Washington International Trade Association
Tell me about what the Washington International Trade Associate (WITA) does, and what your responsibilities are as an intern.
We are a nonprofit and nonpartisan trade policy oriented organization with over 2,000 members. We organize trade policy events where we invite speakers from the USTR and other organizations to talk with our members. Aside from that, we have e-publications on our website and we run a small career center to help young trade professional start their careers in the trade arena.
As an intern, I have two major responsibilities: the first are my daily duties. This means answering phone calls, replying to emails and keeping up our website. The second part is event related. I create fliers, other promotional material and I am in charge of registering guests.
How many events do you host each week? How dramatically do your hours fluctuate between event/non-event days?
We usually have one event per week. However, since most of our speakers are trade executives or government member there are some weeks where they are in extensive negotiations. This can mean no events one week and more than one the next.
On the day of the event, I have to be at work one hour before the event starts- this means getting up early. But I can usually leave early on Fridays if there is not too much to do.
On average, how many free meals would you say you get each week? And on a scale of 1-10 how would you rate these meals?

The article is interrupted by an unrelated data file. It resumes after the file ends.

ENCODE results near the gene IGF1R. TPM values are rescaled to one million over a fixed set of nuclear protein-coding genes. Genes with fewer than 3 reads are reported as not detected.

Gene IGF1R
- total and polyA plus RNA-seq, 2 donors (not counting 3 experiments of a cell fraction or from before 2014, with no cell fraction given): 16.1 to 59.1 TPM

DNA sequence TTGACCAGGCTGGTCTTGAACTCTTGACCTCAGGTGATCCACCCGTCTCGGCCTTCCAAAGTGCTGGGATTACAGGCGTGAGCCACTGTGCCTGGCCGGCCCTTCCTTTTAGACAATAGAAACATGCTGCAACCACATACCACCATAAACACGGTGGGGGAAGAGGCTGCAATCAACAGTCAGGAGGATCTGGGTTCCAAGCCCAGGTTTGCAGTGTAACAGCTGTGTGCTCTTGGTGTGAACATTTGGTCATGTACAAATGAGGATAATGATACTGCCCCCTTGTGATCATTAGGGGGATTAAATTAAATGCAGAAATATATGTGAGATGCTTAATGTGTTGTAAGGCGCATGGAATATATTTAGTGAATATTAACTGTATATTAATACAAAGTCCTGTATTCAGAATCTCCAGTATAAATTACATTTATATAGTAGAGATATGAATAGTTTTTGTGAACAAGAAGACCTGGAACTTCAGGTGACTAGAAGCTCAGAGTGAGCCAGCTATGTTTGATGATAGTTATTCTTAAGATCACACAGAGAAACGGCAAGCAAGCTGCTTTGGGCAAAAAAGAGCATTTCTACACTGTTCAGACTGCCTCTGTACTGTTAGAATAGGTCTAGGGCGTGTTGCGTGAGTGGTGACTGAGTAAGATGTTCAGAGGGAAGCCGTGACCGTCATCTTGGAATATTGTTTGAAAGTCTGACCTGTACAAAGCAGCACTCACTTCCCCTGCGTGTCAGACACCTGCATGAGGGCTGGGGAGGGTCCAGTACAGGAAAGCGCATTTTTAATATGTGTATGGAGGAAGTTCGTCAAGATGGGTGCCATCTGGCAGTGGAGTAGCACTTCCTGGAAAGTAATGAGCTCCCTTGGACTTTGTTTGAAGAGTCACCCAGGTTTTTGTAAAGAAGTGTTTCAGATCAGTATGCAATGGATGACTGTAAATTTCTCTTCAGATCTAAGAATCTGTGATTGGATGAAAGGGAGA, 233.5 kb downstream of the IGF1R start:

Wow… on average? Two or three…. Make it two-and-a-half free meals a week. We get good sandwiches, nothing too fancy, so I’d say they’re a 7. And sometimes it’s not a full meal, but coffee and snacks etc.
What other internships did you apply for?
I applied for Congresswoman Chu, CSIC and Brookings Institute.
Why did you choose WITA?
I guess because it’s more related to my econ major, and I didn’t want to do a pure politics internship. It also is much more fun than pure research at an institute.
Who’s the coolest person you’ve had a chance to meet through your organization?
Well, I get to meet Ambassador Ron Kirk, the U.S. Trade Representative next week. He’s cabinet level, and he is in charge of all trade policy and negotiations.
What has been the hardest thing and the best about the transition from Claremont to D.C.?
The hardest thing is that we have much less free time. The best thing is that you really get a chance to see the world. Really… the world is much bigger than Claremont!
What’s your #1 tip for living in D.C.?
Hmmm… I’d say enjoy working!!
Any final comments?
Oh yes! For any IR majors, the embassies in D.C. do hire interns, but they don’t post any information publically. So, if you want to work for any embassy you can contact them directly to apply for a position.